Haiti elections trigger tense period of political limbo
On Sunday, two elderly ladies climbed gingerly out of a battered car, helped by young men.
With frail steps, and hanging onto strong arms, the women picked their way across the rubbish-strewn road and into the polling station in a converted school.
The determination of the Haitian people to vote was not in question.
But inside the polling station in central Port-au-Prince there was raw anger.
"I don't know what the hell is going on!" said a distressed woman.
"I can't find my name on the list. I was told on the election telephone helpline that this was my station, but I've looked on every list here and I can't find it."
A man was shouting in a corner of the schoolyard.
"So far I have been to seven polling stations and my name is nowhere to be found!"
Haiti has entered a tense period of political limbo.
The deeply flawed voting process in the first round of the presidential and legislative elections is over.
Now Haitians have to wait - officially, at least - until 7 December for the preliminary results.
If none of the 18 presidential candidates gets more than 50% of votes cast in the first round, there will be a second round run-off in January for the two frontrunners.
I have observed dozens of elections, most of them in developing countries, and this was one of the worst organised I have ever seen.
None of the Haitians I spoke to blamed the electoral problems primarily on the death and destruction caused by January's earthquake, or the current cholera epidemic.
When I asked what the cause of the problems was, voters looked sympathetically back at the naive foreigner that they took me to be.
Their sad smiles seemed to say: "It's our politics, stupid."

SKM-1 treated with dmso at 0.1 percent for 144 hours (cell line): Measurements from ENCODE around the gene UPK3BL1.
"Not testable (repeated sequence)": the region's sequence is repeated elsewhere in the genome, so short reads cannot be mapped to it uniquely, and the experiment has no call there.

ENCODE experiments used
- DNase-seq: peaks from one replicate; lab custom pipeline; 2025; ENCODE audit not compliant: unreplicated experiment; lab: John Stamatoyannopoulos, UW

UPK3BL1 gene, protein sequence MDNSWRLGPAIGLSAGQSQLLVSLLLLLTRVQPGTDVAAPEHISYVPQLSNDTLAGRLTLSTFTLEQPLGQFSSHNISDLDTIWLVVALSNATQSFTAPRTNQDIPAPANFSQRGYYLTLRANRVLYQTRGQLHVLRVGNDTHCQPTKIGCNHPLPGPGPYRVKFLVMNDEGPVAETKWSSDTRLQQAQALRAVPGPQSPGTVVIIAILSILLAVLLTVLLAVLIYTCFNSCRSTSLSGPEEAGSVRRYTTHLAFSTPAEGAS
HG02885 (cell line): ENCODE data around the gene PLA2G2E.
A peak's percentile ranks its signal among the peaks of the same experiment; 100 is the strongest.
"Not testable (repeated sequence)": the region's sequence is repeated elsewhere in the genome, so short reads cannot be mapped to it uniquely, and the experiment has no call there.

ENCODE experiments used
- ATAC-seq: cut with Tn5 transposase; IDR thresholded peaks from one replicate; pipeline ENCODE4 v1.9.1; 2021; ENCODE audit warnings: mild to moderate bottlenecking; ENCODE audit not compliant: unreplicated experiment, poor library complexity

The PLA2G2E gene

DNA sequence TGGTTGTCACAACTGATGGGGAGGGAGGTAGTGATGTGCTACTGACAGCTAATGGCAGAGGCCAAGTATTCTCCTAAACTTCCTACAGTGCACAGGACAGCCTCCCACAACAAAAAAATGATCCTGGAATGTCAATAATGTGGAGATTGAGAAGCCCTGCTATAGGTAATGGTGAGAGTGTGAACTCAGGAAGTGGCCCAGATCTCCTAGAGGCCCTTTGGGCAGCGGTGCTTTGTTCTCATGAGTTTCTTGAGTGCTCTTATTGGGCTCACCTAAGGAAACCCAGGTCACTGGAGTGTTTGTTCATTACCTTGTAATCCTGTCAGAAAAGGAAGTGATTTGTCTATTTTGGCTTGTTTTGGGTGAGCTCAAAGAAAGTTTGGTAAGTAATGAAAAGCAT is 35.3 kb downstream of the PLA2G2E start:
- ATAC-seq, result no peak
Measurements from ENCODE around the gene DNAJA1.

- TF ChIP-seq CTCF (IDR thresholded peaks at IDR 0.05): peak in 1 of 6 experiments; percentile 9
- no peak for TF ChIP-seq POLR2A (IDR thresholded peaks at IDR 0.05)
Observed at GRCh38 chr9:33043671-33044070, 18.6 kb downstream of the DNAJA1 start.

Over a period of just an hour on election day, I met a dozen people who could not find their names on voter lists.
Reports on normally-reliable Haitian radio stations said there were thousands of others in the same predicament.
I also watched Haitian police take away a group of supposedly-neutral election workers who had allegedly been ballot-box stuffing in favour of the ruling party's presidential candidate, Jude Celestin.
In retrospect, given the seething crowd around the workers, the police were not so much arresting them as saving them from being lynched.
The radio stations were meanwhile reporting many other cases of ballot-box stuffing around the country.
There were also demonstrations by frustrated voters which caused polling stations to close; disputes over how many political party agents were allowed into stations; and at least two credible reports of shootings.
In the midst of all this, the head of the United Nations Stabilisation Mission in Haiti (Minustah), Edmond Mulet, said the election was "going well".
Mr Mulet's aides later rowed back on this surprising statement, saying the UN had some "serious concerns".
Around lunchtime on Sunday, most of the opposition presidential candidates trooped into a press conference in a Port-au-Prince hotel to make allegations of fraud.
On stage, watched by a couple of hundred reporters - and as many cheering supporters - were the probable leading opposition figures:
- Mirlande Manigat, a Sorbonne-educated lawyer and wife of a former president (campaign slogan: "We all agree")